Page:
As a developer we constantly strive to use the updated versions of ASP.Net. This helps us use the full power of .Net framework and make our life easy. Earlier Microsoft introduced new version of ASP.Net as ASP.Net vNext or ASP.Net 5 which was then renamed as ASP.Net Core 1.0. This primarily focus on the trends in Cloud first approach. ASP.Net 5 is built primarily for the cloud. This is for the first time we are seeing ASP.Net as an open source framework.
Following are the overview of ASP.Net Core 1.0 and .Net Core 1.0
- Net Core 1.0 is Open SourceThe entire source code is already released as open source via the .NET Foundation. You can see the source at https://github.com/aspnet and follow progress on vNext in real time. You can also send pull requests and contribute to the source code.
- Cloud optimized versions of MVC, Web API, Web Pages, SignalR, and EF. The session state and caching services can be replaced based on whether the app is running in the cloud or in a traditional hosting environment.
- MVC, Web API and Web Pages merged into one framework (MVC6). MVC and Web API have been merged into a single programming model. For example, there’s now unified controller, routing and model binding concepts between them. You can now have a single controller that returns both MVC views and formatted Web API responses, on the same HTTP verb.
- No dependency on System.Web. Typically it consumes 30K memory per request/response. Right now, in MVC 6 consume 2K memory per request response. It’s too small memory consume.
- New project extension project.json to list all dependencies and a Startup class that replaces global.asax. This makes it easier to open vNext projects outside of Visual Studio so that you can edit them using any editor such as Notepad etc. You can even edit ASP.Net Core projects in the cloud.
- Cloud ready by design. Session state and caching adjust behavior depending on hosting environment.
- Host agnostic in the same manner as Katana and OWIN. Applications written using ASP.Net Core 1.0 only know about a host abstraction layer, such as the IApplicationBuilder (formerly IBuilder) interface. Applications do not talk directly to the web server. Much of this abstraction is done through “feature interfaces” so that some servers can implement features and others can choose not to.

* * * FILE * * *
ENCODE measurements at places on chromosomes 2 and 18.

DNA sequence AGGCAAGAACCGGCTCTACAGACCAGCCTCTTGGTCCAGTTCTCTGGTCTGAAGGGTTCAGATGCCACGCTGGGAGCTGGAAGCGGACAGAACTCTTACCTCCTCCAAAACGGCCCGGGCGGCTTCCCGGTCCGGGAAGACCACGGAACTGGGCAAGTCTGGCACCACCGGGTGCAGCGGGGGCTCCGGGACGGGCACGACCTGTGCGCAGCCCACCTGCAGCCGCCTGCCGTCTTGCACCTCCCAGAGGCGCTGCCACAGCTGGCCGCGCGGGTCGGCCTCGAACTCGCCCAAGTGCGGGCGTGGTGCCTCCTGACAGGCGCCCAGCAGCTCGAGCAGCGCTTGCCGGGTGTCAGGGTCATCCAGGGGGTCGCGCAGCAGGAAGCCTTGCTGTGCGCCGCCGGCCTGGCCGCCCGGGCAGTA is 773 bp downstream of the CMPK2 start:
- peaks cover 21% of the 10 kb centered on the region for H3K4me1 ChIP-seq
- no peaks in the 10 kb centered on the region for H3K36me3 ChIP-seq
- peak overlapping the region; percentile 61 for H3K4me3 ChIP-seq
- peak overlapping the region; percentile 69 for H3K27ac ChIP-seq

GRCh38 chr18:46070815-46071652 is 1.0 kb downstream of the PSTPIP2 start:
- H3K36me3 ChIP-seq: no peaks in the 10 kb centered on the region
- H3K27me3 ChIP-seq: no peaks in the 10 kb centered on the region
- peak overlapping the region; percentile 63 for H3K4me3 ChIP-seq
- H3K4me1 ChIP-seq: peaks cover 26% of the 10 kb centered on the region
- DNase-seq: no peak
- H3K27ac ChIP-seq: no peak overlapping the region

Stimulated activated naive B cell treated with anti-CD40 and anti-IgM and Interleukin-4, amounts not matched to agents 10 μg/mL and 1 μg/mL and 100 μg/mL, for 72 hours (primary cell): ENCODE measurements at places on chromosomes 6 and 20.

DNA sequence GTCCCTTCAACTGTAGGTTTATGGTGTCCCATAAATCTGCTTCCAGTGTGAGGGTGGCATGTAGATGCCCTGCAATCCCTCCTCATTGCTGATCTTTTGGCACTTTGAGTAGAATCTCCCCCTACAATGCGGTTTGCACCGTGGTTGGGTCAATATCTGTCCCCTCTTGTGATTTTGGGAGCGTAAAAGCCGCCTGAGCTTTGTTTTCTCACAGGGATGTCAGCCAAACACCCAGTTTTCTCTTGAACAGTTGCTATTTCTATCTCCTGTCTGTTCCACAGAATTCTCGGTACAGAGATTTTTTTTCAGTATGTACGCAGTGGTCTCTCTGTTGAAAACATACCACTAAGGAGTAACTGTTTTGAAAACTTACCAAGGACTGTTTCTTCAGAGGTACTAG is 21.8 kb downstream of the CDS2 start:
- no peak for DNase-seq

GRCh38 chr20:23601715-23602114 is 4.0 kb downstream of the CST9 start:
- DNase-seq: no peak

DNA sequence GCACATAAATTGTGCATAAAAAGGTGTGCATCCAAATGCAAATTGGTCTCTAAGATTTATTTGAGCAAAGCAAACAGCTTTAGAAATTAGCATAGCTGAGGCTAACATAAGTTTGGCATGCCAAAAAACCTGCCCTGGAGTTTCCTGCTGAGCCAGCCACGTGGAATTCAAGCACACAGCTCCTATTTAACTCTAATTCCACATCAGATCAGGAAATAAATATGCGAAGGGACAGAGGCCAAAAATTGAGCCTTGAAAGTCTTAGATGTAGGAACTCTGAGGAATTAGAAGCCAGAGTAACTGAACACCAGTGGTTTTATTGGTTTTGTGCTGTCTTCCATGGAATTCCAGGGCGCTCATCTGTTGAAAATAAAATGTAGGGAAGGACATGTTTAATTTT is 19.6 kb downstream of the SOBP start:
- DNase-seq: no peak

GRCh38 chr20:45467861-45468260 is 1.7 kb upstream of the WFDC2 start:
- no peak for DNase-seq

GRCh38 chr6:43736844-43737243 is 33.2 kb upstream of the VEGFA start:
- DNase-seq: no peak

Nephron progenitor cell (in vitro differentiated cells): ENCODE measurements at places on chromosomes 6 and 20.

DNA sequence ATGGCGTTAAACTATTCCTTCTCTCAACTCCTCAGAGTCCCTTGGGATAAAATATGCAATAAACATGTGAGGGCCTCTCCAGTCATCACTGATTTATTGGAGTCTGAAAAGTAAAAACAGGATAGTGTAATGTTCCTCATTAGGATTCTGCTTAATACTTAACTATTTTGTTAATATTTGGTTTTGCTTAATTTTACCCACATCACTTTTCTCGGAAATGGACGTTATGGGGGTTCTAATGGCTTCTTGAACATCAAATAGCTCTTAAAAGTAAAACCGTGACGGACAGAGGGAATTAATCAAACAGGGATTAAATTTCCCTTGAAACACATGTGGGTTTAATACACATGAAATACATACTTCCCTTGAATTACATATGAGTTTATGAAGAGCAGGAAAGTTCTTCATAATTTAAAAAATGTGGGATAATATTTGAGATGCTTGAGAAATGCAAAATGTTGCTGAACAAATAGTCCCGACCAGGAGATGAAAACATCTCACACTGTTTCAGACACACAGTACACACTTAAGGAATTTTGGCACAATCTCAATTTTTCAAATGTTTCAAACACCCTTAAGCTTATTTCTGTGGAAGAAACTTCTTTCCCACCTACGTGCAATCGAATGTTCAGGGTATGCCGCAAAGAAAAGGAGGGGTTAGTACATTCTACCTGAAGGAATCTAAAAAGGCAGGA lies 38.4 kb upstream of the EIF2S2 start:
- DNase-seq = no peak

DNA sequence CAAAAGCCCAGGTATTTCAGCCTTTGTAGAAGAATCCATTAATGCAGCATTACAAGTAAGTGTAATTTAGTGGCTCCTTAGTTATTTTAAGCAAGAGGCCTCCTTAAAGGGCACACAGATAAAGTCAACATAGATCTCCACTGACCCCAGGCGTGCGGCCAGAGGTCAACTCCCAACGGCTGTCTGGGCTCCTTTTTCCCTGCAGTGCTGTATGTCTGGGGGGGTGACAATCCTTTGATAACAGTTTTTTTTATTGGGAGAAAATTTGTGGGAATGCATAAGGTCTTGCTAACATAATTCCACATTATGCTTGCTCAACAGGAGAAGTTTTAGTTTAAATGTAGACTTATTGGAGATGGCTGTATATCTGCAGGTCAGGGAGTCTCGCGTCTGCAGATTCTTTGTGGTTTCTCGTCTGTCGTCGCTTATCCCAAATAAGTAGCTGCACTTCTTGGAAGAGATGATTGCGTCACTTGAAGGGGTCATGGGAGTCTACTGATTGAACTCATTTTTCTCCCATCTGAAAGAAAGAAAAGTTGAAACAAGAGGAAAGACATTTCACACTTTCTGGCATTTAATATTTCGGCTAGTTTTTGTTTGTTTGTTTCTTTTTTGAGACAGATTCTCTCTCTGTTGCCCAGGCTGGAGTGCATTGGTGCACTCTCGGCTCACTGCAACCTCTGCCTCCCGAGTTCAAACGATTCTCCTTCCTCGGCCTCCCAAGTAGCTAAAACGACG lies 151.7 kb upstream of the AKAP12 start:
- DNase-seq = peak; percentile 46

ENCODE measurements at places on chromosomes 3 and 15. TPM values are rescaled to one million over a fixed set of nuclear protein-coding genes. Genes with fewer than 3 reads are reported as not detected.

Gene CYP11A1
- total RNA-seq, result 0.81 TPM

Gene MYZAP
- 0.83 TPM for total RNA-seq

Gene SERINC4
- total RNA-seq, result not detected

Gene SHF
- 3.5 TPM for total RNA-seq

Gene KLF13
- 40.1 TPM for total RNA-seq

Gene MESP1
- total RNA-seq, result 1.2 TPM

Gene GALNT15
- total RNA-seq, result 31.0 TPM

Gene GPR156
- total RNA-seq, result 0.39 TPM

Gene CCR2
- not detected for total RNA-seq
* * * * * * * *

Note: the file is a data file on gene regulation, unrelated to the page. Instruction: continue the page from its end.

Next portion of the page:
- True Side-by-side deployment. Just upload dependencies to the bin directory without affecting other apps on same server.
- Dependency Injection is built into .Net Core and is consistent across the stack. All of the .Net Core components such as MVC, Web API, SignalR, EF and Identity will use the same DI. This will allow us to provide the right set of services based on the environment that you are running in.
- Roslyn compiler for dynamic code compilation. Edit code and see changes without having to rebuild.
- Open source and cross-platform (can work on Mono, Mac, Linux, etc). Includes an active collaboration with Xamarin to ensure that cloud-optimized .NET applications can run on Mac or Linux on top of the Mono runtime.
- Version of .NET Framework Side by side support. When targeting the Cloud optimized mode in .Net Core, ASP.Net Core will let you deploy any other version of .NET Framework. Since now the .Net Core Framework can be deployed with the app, each app can run different versions of .Net Core side-by-side and upgrade separately, all on the same machine.
- More Enhancement for developer In ASP.Net Core, you can now edit your code files and refresh the browser to see the changes without explicitly building your app. You can also edit your application outside of Visual Studio.
- .Net Core will ship as NuGet packages. NuGet packages will also be the unit of reference in your application. NuGet packages and libraries references will be treated the same so it will be easier to manage the references in your project. In the previous versions of ASP.NETfeatures such as HttpContext, Session, Caching, and Membership were baked into the framework. As an app developer now if you do not need these features then you can choose not to bring it into your app.
- New Configuration. There is a new configuration system which can read values from environment variables. This configuration provides a unified API system for accessing configuration values. You can use the same APIs to access configuration values locally or in Azure.
Unleash the power and new features of .net for a better user friendly product or service.
Happy programming. 🙂